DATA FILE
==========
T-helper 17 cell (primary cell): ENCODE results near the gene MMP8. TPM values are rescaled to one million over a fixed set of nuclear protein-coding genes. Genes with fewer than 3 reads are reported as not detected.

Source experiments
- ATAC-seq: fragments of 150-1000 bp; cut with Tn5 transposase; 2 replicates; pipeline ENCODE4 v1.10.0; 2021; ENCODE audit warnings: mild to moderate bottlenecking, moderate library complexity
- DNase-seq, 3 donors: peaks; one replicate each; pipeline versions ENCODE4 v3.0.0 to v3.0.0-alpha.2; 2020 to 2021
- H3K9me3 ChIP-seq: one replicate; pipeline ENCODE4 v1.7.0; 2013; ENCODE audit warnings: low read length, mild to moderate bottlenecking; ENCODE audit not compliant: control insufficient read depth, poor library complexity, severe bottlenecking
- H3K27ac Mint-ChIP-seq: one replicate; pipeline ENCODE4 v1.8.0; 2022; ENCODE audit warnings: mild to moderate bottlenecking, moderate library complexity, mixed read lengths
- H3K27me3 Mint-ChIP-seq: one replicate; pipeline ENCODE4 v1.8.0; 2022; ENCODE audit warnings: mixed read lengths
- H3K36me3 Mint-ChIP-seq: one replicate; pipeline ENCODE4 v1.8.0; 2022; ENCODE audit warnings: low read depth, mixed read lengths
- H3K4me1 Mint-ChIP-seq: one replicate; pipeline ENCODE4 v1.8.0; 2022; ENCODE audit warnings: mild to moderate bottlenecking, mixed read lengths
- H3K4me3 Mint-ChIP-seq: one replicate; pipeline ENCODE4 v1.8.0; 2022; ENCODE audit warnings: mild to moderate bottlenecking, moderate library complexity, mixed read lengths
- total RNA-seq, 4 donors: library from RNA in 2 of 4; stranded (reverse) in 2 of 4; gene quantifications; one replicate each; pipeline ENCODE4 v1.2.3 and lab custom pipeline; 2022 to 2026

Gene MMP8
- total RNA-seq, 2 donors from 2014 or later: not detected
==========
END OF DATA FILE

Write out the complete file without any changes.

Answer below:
T-helper 17 cell (primary cell): ENCODE results near the gene MMP8. TPM values are rescaled to one million over a fixed set of nuclear protein-coding genes. Genes with fewer than 3 reads are reported as not detected.

Source experiments
- ATAC-seq: fragments of 150-1000 bp; cut with Tn5 transposase; 2 replicates; pipeline ENCODE4 v1.10.0; 2021; ENCODE audit warnings: mild to moderate bottlenecking, moderate library complexity
- DNase-seq, 3 donors: peaks; one replicate each; pipeline versions ENCODE4 v3.0.0 to v3.0.0-alpha.2; 2020 to 2021
- H3K9me3 ChIP-seq: one replicate; pipeline ENCODE4 v1.7.0; 2013; ENCODE audit warnings: low read length, mild to moderate bottlenecking; ENCODE audit not compliant: control insufficient read depth, poor library complexity, severe bottlenecking
- H3K27ac Mint-ChIP-seq: one replicate; pipeline ENCODE4 v1.8.0; 2022; ENCODE audit warnings: mild to moderate bottlenecking, moderate library complexity, mixed read lengths
- H3K27me3 Mint-ChIP-seq: one replicate; pipeline ENCODE4 v1.8.0; 2022; ENCODE audit warnings: mixed read lengths
- H3K36me3 Mint-ChIP-seq: one replicate; pipeline ENCODE4 v1.8.0; 2022; ENCODE audit warnings: low read depth, mixed read lengths
- H3K4me1 Mint-ChIP-seq: one replicate; pipeline ENCODE4 v1.8.0; 2022; ENCODE audit warnings: mild to moderate bottlenecking, mixed read lengths
- H3K4me3 Mint-ChIP-seq: one replicate; pipeline ENCODE4 v1.8.0; 2022; ENCODE audit warnings: mild to moderate bottlenecking, moderate library complexity, mixed read lengths
- total RNA-seq, 4 donors: library from RNA in 2 of 4; stranded (reverse) in 2 of 4; gene quantifications; one replicate each; pipeline ENCODE4 v1.2.3 and lab custom pipeline; 2022 to 2026

Gene MMP8
- total RNA-seq, 2 donors from 2014 or later: not detected